Mathematica 11.3.

I am not sure if this solution given by Mathematica is correct. But I'd like to ask the experts.

eqn = 2*Sqrt[x] y'[x]==Sqrt[1-y[x]];
sol = DSolve[eqn,y,x]

Mathematica graphics


Now the above is supposed to give True if the solution satisfies the ODE. But it does not

Mathematica graphics

I found the above is true only under the following condition

 Assuming[ (C[1] + Sqrt[x]) < 0, Simplify[(eqn /. sol)]]

Mathematica graphics

Therefore, I think the solution given by Mathematica could not be considered valid in general. It is true only under specific condition.

Question is: Is Mathematica solution to the above ODE correct, and if so, why it does not give True then when substituting the solution back to the ODE?


Mathematica graphics


The step by step solution to the above problem is below.

The ODE to solve is \begin{align*} 2\,\sqrt {x}{\frac {\rm d}{{\rm d}x}}y \left( x \right) =\sqrt {1-y \left( x \right) } \end{align*} Since the ODE is $y'=1/2\,{\frac {\sqrt {1-y}}{\sqrt {x}}}$, then this is separable. It can be written as $$ y' = f(x) g(y) $$ Where $f(x)={\frac {1}{\sqrt {x}}}$ and $g(y)=1/2\,\sqrt {1-y}$, therefore $$ y' = \left({\frac {1}{\sqrt {x}}}\right)\left(1/2\,\sqrt {1-y}\right) $$
\begin{align*} \left(2\,{\frac {1}{\sqrt {1-y}}}\right)\mathop{\mathrm{d}y} &= {\frac {1}{\sqrt {x}}}\mathop{\mathrm{d}x}\\ \int \left(2\,{\frac {1}{\sqrt {1-y}}}\right)\mathop{\mathrm{d}y} &= \int {\frac {1}{\sqrt {x}}}\mathop{\mathrm{d}x}\\ -4\,\sqrt {1-y}+{\it C}&=2\,\sqrt {x}\\ \end{align*}

The above is the final solution. I will leave it implicit.

  • $\begingroup$ From your manual implicit solution it follows that,$-4\sqrt{1-y}=2\sqrt{x}+2C1 \implies y=1-\frac{x}{4}-C1 \frac{\sqrt{x}}{2}-\frac{C1^2}{4}$. And that is what Mathematica outputs $\endgroup$
    – Subho
    Commented Jun 9, 2018 at 2:35
  • $\begingroup$ @Subho95 But as I mentioned, Mathematica itself says this solution does not satisfy the ODE. I also checked using Maple's odetest. Maple say this solution do not satisfy the ODE. $\endgroup$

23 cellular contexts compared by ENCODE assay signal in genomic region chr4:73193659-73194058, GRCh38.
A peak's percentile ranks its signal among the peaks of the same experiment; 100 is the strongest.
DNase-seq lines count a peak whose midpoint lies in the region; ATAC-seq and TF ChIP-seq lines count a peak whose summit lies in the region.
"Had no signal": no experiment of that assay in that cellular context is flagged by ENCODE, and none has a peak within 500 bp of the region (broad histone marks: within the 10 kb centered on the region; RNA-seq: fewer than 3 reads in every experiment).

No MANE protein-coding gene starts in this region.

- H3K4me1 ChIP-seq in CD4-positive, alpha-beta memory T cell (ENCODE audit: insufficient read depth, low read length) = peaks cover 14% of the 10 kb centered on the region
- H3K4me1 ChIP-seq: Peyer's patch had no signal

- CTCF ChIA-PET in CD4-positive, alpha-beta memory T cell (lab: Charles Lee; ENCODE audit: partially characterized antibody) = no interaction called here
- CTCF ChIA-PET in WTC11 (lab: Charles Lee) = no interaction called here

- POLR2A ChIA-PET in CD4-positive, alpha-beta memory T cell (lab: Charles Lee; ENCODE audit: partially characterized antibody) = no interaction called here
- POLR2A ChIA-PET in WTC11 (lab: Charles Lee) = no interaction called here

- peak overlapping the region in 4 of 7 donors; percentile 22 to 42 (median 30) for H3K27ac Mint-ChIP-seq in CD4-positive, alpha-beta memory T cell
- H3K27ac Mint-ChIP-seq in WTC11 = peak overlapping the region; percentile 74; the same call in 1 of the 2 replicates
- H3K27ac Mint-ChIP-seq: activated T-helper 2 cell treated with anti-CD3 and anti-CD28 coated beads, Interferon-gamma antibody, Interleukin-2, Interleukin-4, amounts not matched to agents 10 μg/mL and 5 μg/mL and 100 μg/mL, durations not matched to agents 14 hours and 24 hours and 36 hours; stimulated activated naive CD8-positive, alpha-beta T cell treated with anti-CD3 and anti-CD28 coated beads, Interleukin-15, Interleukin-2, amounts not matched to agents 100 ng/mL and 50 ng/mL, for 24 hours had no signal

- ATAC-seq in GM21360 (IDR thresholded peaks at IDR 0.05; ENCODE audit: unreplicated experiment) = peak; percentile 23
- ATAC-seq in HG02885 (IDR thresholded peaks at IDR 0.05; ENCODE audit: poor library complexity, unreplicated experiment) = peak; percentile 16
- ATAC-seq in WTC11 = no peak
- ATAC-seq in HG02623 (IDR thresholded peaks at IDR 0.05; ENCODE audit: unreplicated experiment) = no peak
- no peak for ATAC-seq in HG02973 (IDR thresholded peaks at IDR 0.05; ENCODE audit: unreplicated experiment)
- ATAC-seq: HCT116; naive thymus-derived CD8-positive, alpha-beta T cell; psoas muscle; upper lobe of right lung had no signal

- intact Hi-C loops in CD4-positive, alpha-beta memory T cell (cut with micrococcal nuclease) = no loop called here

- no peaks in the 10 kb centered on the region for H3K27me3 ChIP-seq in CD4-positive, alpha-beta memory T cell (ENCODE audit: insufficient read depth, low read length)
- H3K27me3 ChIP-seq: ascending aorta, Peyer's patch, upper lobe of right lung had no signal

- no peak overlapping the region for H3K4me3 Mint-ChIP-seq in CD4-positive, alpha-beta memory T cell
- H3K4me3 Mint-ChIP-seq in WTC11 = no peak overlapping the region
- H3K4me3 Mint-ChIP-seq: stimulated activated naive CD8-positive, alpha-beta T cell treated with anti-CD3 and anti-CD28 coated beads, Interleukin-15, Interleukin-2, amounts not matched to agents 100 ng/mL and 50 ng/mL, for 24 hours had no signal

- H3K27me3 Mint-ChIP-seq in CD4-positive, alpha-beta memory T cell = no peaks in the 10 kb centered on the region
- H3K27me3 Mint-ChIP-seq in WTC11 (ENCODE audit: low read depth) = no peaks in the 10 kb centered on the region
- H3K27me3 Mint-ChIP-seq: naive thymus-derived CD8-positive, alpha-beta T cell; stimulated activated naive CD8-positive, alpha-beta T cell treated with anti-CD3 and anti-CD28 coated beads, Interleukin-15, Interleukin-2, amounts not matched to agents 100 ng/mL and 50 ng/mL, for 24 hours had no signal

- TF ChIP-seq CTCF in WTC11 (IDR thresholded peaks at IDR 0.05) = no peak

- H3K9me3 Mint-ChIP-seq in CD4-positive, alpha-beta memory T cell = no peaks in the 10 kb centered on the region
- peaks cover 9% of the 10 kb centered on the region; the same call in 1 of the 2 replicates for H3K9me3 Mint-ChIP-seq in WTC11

– Nasser
    Commented Jun 9, 2018 at 2:51

3 Answers 3


The explicit solution given by DSolve is actually Solved from the implicit solution. This can be verified by:

Trace[DSolve[eqn, y, x], Solve[_, y[x]], TraceInternal -> True] // Flatten
(* {HoldForm[Solve[-2 Sqrt[1 - y[x]] == Sqrt[x] + C[1], y[x]]]} *)
% // ReleaseHold
(* {{{y[x] -> 1/4 (4 - x - 2 Sqrt[x] C[1] - C[1]^2)}}} *)

So the question boils down to "why doesn't Solve give the condition for the solution", and this has been explained in Possible Issues of document of Solve:

Solve gives generic solutions; solutions involving equations on parameters are not given… With MaxExtraConditions -> All, Solve also gives non-generic solutions.

Solve[-2 Sqrt[1 - y[x]] == Sqrt[x] + C[1], y[x], MaxExtraConditions -> All]
(* Alternatively: *)
Solve[-2 Sqrt[1 - y[x]] == Sqrt[x] + C[1], y[x], Method -> Reduce]
(* {{y[x] -> ConditionalExpression[1/4 (4 - x - 2 Sqrt[x] C[1] - C[1]^2), 
    Sqrt[x] + C[1] + Sqrt[(Sqrt[x] + C[1])^2] == 0]}} *)
  • $\begingroup$ Actually, the main question I have, which in the post, is that verifying the solution against the ODE does not give True. This is the method documentation says to use to verify the solution. Hence if the solution is supposed to be "correct", why it does not verify the ODE. So may be this should be mentioned in the documentation, that extra conditions could be needed to verify the solution. $\endgroup$
    – Nasser
    Commented Jun 9, 2018 at 3:56
  • 2
    $\begingroup$ @Nasser Perhaps WRI considers this as a performance issue to be fixed in the future so they decided not to document it? Compare the following: Solve[-Sqrt[y] == Sqrt[x], y] and Solve[-Sqrt[y] == 1 + Sqrt[x], y]. Anyway, I think reporting it to WRI isn't a bad idea. $\endgroup$
    – xzczd
    Commented Jun 9, 2018 at 4:15
  • 1
    $\begingroup$ good example. You get {} from both by adding Reals !Mathematica graphics $\endgroup$
    – Nasser
    Commented Jun 9, 2018 at 4:19

Picking up from my earlier comment, note that you first have to define a branch for square-root(positive/negative). The conventional branch is positive. Once that is agreed upon, eyeball the implicit solution in the following form:


The LHS is non-positive, and so should be the RHS. This information gets lost when one squares both sides to get the explicit solution.

This means that $\sqrt{x}+C_1 \leq 0\; \forall C_1\; \forall (x,y)$ satisfying the above equation.

Note that here $C_1=-\frac{C}{2}$ as you mentioned in the implicit solution in the question.


What we learn here is, always try to verify solutions. You might get conditons for variables and parameters.

test = (eqn /. First@sol) // Simplify

red = test // Reduce[#, Reals] &

(*   (C[1] < 0 && 0 <= x <= C[1]^2) || (C[1] == 0 && x == 0)   *)

RegionPlot[red /. C[1] -> a, {x, -2, 5}, {a, -6, 6}, 
    FrameLabel -> {x, "C[1]"}]

enter image description here


Your Answer

By clicking “Post Your Answer”, you agree to our terms of service and acknowledge you have read our privacy policy.

Not the answer you're looking for? Browse other questions tagged or ask your own question.